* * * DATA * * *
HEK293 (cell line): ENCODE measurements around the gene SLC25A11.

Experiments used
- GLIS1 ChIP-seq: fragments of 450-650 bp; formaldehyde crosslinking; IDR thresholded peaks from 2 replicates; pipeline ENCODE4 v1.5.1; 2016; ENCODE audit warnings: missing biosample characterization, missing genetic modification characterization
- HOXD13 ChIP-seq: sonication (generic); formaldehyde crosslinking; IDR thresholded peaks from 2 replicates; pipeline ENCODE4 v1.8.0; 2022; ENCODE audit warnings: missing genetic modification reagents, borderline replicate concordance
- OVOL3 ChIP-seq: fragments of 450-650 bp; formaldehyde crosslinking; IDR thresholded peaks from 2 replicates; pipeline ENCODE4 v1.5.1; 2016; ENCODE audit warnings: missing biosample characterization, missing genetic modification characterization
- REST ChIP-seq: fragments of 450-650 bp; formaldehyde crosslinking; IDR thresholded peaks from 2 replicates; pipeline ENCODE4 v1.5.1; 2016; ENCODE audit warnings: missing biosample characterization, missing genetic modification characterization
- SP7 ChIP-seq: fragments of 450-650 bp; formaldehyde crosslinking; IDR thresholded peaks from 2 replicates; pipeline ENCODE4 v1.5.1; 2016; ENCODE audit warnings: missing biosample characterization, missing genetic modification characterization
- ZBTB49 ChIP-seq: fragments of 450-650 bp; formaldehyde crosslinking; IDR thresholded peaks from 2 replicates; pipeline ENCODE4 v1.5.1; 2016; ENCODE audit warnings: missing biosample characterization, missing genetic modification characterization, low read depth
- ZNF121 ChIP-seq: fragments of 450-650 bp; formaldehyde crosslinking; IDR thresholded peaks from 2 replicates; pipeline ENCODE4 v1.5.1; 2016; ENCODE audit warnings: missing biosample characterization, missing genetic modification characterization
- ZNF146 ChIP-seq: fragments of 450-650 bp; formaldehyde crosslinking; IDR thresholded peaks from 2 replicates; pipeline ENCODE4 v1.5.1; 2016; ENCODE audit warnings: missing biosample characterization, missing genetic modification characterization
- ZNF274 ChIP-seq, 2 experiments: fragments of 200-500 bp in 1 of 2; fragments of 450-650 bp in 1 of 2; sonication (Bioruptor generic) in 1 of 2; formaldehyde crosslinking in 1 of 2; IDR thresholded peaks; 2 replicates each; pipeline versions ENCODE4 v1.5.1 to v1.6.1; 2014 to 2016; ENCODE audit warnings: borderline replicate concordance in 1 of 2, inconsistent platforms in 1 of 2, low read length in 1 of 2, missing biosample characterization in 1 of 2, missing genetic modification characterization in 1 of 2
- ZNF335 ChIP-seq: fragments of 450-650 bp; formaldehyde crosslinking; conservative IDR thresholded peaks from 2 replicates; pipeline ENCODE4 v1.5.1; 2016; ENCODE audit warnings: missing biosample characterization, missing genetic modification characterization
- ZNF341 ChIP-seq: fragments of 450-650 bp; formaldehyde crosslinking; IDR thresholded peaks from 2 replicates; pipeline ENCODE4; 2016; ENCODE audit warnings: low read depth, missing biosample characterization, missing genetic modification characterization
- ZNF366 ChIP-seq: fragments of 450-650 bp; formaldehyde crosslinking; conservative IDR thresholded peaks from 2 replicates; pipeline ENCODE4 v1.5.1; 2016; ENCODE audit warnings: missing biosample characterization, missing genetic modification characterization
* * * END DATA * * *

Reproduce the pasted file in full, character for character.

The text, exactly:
HEK293 (cell line): ENCODE measurements around the gene SLC25A11.

Experiments used
- GLIS1 ChIP-seq: fragments of 450-650 bp; formaldehyde crosslinking; IDR thresholded peaks from 2 replicates; pipeline ENCODE4 v1.5.1; 2016; ENCODE audit warnings: missing biosample characterization, missing genetic modification characterization
- HOXD13 ChIP-seq: sonication (generic); formaldehyde crosslinking; IDR thresholded peaks from 2 replicates; pipeline ENCODE4 v1.8.0; 2022; ENCODE audit warnings: missing genetic modification reagents, borderline replicate concordance
- OVOL3 ChIP-seq: fragments of 450-650 bp; formaldehyde crosslinking; IDR thresholded peaks from 2 replicates; pipeline ENCODE4 v1.5.1; 2016; ENCODE audit warnings: missing biosample characterization, missing genetic modification characterization
- REST ChIP-seq: fragments of 450-650 bp; formaldehyde crosslinking; IDR thresholded peaks from 2 replicates; pipeline ENCODE4 v1.5.1; 2016; ENCODE audit warnings: missing biosample characterization, missing genetic modification characterization
- SP7 ChIP-seq: fragments of 450-650 bp; formaldehyde crosslinking; IDR thresholded peaks from 2 replicates; pipeline ENCODE4 v1.5.1; 2016; ENCODE audit warnings: missing biosample characterization, missing genetic modification characterization
- ZBTB49 ChIP-seq: fragments of 450-650 bp; formaldehyde crosslinking; IDR thresholded peaks from 2 replicates; pipeline ENCODE4 v1.5.1; 2016; ENCODE audit warnings: missing biosample characterization, missing genetic modification characterization, low read depth
- ZNF121 ChIP-seq: fragments of 450-650 bp; formaldehyde crosslinking; IDR thresholded peaks from 2 replicates; pipeline ENCODE4 v1.5.1; 2016; ENCODE audit warnings: missing biosample characterization, missing genetic modification characterization
- ZNF146 ChIP-seq: fragments of 450-650 bp; formaldehyde crosslinking; IDR thresholded peaks from 2 replicates; pipeline ENCODE4 v1.5.1; 2016; ENCODE audit warnings: missing biosample characterization, missing genetic modification characterization
- ZNF274 ChIP-seq, 2 experiments: fragments of 200-500 bp in 1 of 2; fragments of 450-650 bp in 1 of 2; sonication (Bioruptor generic) in 1 of 2; formaldehyde crosslinking in 1 of 2; IDR thresholded peaks; 2 replicates each; pipeline versions ENCODE4 v1.5.1 to v1.6.1; 2014 to 2016; ENCODE audit warnings: borderline replicate concordance in 1 of 2, inconsistent platforms in 1 of 2, low read length in 1 of 2, missing biosample characterization in 1 of 2, missing genetic modification characterization in 1 of 2
- ZNF335 ChIP-seq: fragments of 450-650 bp; formaldehyde crosslinking; conservative IDR thresholded peaks from 2 replicates; pipeline ENCODE4 v1.5.1; 2016; ENCODE audit warnings: missing biosample characterization, missing genetic modification characterization
- ZNF341 ChIP-seq: fragments of 450-650 bp; formaldehyde crosslinking; IDR thresholded peaks from 2 replicates; pipeline ENCODE4; 2016; ENCODE audit warnings: low read depth, missing biosample characterization, missing genetic modification characterization
- ZNF366 ChIP-seq: fragments of 450-650 bp; formaldehyde crosslinking; conservative IDR thresholded peaks from 2 replicates; pipeline ENCODE4 v1.5.1; 2016; ENCODE audit warnings: missing biosample characterization, missing genetic modification characterization